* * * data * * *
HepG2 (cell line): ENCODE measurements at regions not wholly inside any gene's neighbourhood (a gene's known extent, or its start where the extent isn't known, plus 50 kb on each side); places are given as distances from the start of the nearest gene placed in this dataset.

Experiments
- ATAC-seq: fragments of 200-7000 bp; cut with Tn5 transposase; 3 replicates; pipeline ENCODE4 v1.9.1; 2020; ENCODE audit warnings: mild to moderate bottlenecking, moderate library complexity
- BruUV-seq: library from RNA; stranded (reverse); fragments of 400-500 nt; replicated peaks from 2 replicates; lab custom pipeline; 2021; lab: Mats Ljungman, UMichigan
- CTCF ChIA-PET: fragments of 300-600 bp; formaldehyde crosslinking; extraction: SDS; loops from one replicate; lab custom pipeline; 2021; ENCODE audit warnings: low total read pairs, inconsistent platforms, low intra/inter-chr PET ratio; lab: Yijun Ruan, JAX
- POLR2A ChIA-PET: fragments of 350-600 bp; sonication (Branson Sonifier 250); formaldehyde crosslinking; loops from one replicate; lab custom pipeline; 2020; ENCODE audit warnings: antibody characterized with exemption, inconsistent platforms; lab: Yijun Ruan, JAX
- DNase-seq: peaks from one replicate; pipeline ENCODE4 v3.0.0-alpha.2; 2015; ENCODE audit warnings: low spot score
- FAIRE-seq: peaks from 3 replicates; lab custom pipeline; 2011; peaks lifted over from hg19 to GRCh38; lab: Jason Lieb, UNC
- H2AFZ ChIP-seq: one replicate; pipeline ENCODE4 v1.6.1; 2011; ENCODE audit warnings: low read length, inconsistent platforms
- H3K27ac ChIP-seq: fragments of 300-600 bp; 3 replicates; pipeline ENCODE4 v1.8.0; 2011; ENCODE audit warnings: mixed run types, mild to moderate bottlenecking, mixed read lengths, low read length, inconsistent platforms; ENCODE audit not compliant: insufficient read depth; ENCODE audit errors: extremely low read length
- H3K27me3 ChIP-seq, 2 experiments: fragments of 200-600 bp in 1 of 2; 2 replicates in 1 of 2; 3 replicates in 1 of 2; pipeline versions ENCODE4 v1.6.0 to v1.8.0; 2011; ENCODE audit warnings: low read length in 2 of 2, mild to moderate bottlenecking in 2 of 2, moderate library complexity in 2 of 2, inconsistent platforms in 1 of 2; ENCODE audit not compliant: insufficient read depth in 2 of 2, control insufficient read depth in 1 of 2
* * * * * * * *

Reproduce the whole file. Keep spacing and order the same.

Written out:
HepG2 (cell line): ENCODE measurements at regions not wholly inside any gene's neighbourhood (a gene's known extent, or its start where the extent isn't known, plus 50 kb on each side); places are given as distances from the start of the nearest gene placed in this dataset.

Experiments
- ATAC-seq: fragments of 200-7000 bp; cut with Tn5 transposase; 3 replicates; pipeline ENCODE4 v1.9.1; 2020; ENCODE audit warnings: mild to moderate bottlenecking, moderate library complexity
- BruUV-seq: library from RNA; stranded (reverse); fragments of 400-500 nt; replicated peaks from 2 replicates; lab custom pipeline; 2021; lab: Mats Ljungman, UMichigan
- CTCF ChIA-PET: fragments of 300-600 bp; formaldehyde crosslinking; extraction: SDS; loops from one replicate; lab custom pipeline; 2021; ENCODE audit warnings: low total read pairs, inconsistent platforms, low intra/inter-chr PET ratio; lab: Yijun Ruan, JAX
- POLR2A ChIA-PET: fragments of 350-600 bp; sonication (Branson Sonifier 250); formaldehyde crosslinking; loops from one replicate; lab custom pipeline; 2020; ENCODE audit warnings: antibody characterized with exemption, inconsistent platforms; lab: Yijun Ruan, JAX
- DNase-seq: peaks from one replicate; pipeline ENCODE4 v3.0.0-alpha.2; 2015; ENCODE audit warnings: low spot score
- FAIRE-seq: peaks from 3 replicates; lab custom pipeline; 2011; peaks lifted over from hg19 to GRCh38; lab: Jason Lieb, UNC
- H2AFZ ChIP-seq: one replicate; pipeline ENCODE4 v1.6.1; 2011; ENCODE audit warnings: low read length, inconsistent platforms
- H3K27ac ChIP-seq: fragments of 300-600 bp; 3 replicates; pipeline ENCODE4 v1.8.0; 2011; ENCODE audit warnings: mixed run types, mild to moderate bottlenecking, mixed read lengths, low read length, inconsistent platforms; ENCODE audit not compliant: insufficient read depth; ENCODE audit errors: extremely low read length
- H3K27me3 ChIP-seq, 2 experiments: fragments of 200-600 bp in 1 of 2; 2 replicates in 1 of 2; 3 replicates in 1 of 2; pipeline versions ENCODE4 v1.6.0 to v1.8.0; 2011; ENCODE audit warnings: low read length in 2 of 2, mild to moderate bottlenecking in 2 of 2, moderate library complexity in 2 of 2, inconsistent platforms in 1 of 2; ENCODE audit not compliant: insufficient read depth in 2 of 2, control insufficient read depth in 1 of 2